Striving for sustainable tourism in Myanmar

Myanmar has experienced significant tourism growth in the last decade. Tourists are attracted to Myanmar’s rich culture, including archaeological sites, glittering pagodas, colourful festivals and arts, as well as its wide range of natural environments. In 2015, more than four million tourists visited Myanmar, an increase from approximately 650,000 in 2006/7. [i] Several Australian volunteers have completed assignments in Myanmar where they have supported local communities to participate in economic opportunities provided by tourism.

Two local organisations focused on developing sustainable tourism are the Myanmar Tourism Federation (MTF) and the Myanmar Responsible Tourism Institute (MRTI). The MTF is an umbrella organisation for 11 tourism associations, including the Myanmar Hoteliers Association, the Union of Myanmar Travel Association and Myanmar Tourism Marketing. The Federation promotes Myanmar as a tourism destination and focusses on sustainable tourism development. MTF works closely with Myanmar’s Ministry of Hotels and Tourism and has supported the development of the Responsible Tourism Policy, the Tourism Master Plan and the Policy on Community Involvement in Tourism.

Win Win Yee selling tea in a local tea shop, downtown Yangon, Myanmar. Photo: Harjono Djoyobisono / AVI

Australian volunteer Marlo Perry is currently on her second volunteer assignment in Myanmar. During her first year-long assignment with the MTF in 2015, Marlo was involved in some of Myanmar’s first community-based tourism projects, including the town of Thandaunggyi.

Thandaunggyi is one of the less well known hill stations established during British colonial times and, until recently, the area was not open to tourists. With easy access to Yangon and offering cultural sights, hiking trails, natural attractions and authentic local experiences, the MTF has identified the potential for tourism opportunities. Thandaunggyi was granted the first ‘Bed and Breakfast’ licenses for small-scale accommodation to host international tourists. This was a significant achievement for the region and serves as a model for similar destinations.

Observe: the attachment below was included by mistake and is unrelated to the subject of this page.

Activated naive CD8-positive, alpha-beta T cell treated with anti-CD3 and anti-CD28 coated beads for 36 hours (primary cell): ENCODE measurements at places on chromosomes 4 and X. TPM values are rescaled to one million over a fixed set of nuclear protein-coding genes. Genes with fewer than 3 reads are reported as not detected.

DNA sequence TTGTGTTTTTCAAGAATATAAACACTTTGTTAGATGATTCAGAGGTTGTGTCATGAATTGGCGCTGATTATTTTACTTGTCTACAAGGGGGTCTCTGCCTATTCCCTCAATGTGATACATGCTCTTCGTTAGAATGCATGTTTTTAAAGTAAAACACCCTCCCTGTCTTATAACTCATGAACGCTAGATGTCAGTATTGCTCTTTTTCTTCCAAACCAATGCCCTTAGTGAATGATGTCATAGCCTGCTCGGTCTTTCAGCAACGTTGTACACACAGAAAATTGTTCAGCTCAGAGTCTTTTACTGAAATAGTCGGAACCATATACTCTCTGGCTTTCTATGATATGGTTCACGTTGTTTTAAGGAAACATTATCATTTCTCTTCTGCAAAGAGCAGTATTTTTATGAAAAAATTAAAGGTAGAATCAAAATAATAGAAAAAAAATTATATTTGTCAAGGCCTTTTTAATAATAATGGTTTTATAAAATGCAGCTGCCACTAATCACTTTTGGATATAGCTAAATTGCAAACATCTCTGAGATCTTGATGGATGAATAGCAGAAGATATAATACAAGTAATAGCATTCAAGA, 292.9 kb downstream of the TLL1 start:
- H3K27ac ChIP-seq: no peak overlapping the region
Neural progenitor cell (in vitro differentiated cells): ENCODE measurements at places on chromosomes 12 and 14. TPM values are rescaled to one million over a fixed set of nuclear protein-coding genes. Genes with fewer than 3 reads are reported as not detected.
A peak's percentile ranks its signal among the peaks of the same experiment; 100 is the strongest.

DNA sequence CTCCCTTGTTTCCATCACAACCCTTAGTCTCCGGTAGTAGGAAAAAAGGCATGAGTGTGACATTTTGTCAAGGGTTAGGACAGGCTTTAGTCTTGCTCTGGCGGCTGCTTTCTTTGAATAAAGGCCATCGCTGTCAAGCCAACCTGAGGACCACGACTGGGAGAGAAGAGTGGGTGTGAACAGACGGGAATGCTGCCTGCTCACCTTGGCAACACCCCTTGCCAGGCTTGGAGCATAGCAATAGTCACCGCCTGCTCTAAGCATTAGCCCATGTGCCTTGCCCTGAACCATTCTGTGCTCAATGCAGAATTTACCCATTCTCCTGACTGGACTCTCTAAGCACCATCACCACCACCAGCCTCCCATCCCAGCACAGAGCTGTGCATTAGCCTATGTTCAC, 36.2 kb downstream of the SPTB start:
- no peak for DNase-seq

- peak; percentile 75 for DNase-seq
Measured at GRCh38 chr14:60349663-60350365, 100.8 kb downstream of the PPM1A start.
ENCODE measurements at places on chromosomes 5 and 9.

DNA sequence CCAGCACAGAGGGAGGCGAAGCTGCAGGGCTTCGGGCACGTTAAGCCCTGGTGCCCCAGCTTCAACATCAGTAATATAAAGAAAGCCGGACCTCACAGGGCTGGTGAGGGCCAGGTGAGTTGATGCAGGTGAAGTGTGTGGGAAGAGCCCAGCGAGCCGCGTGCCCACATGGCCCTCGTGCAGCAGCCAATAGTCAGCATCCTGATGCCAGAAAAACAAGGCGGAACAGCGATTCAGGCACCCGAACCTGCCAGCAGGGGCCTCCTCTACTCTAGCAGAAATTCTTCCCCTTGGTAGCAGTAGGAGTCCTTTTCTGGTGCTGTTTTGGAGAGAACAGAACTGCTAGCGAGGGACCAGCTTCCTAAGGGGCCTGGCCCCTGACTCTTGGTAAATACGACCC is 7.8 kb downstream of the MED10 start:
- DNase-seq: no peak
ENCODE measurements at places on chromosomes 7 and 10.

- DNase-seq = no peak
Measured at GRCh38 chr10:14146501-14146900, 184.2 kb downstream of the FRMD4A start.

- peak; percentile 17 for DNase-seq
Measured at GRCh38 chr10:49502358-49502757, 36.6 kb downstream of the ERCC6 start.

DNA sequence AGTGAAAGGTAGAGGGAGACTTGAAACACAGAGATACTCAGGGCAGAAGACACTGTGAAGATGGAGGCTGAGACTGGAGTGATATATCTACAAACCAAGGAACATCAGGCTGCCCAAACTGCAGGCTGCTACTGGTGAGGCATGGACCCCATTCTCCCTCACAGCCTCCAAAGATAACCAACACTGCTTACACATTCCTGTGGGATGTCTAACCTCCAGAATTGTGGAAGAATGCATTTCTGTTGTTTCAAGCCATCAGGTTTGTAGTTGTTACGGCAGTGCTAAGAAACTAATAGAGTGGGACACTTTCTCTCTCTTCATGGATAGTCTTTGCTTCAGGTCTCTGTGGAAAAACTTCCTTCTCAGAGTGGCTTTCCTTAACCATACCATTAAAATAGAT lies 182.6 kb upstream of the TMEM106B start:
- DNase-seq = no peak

In her current volunteer assignment with the Myanmar Responsible Tourism Institute, Marlo is continuing to support the development of sustainable tourism in Thandaunggyi by providing support to the Thandaunggyi Tourism Development Working Group.

Social enterprises

Australian volunteers are also supporting social enterprises that enable local communities to participate in the economic opportunities offered by tourism.

Australian volunteer Randi Wagner (L) and colleague Yin Mon Soe (R) at Hla Day’s shop, Yangon, Myanmar. Photo: Harjono Djoyobisono / AVI

Hla Day is a social enterprise working with Myanmar artisans, disadvantaged groups and local businesses to design, develop and sell quality handmade products. It provides a sustainable marketplace, as well as business and design training to support the livelihoods of producers, many of whom are struggling to overcome disability, exclusion and poverty. Hla Day works with more than 40 producer groups, representing around 300 Myanmar people. Seventy per cent of these producers are women.

Australian volunteer Randi Wanger has helped Hla Day develop strategies to assist producer groups to develop their design processes and meet market demands. Her current assignment is focussed on expanding the reach and impact of Hla Day.

Another social enterprise providing economic opportunities to local women is MBoutik. Action Aid developed MBoutik to train women in craft production and develop their business skills. Karen Rieschieck recently completed a volunteer assignment with Action Aid. In her Business Trainer and Mentor role, Karen developed the women producers’ capacity to manage MBoutik.

In this International Year of Sustainable Tourism for Development, we applaud the organisations and individuals committed to sustainable tourism in Myanmar, and the Australian volunteers helping them achieve their goals.

Marlo, Randi and Karen’s volunteering assignments are part of the Australian Volunteers for International Development (AVID) program, an Australian Government initiative.  

Food seller on the circular train, Yangon, Myanmar. Photo: Harjono Djoyobisono / AVI


Banner image: Pilgrims cleaning the pavement of Maha Wizaya pagoda, Yangon, Myanmar. 

Image 1: Win Win Yee selling tea in a local tea shop, downtown Yangon, Myanmar. 

Image 2: Australian volunteer Randi Wagner (L) and colleague Yin Mon Soe (R) at Hla Day’s shop, Yangon, Myanmar. 

Image 3: Food seller on the circular train, Yangon, Myanmar. 

Photos: Harjono Djoyobiso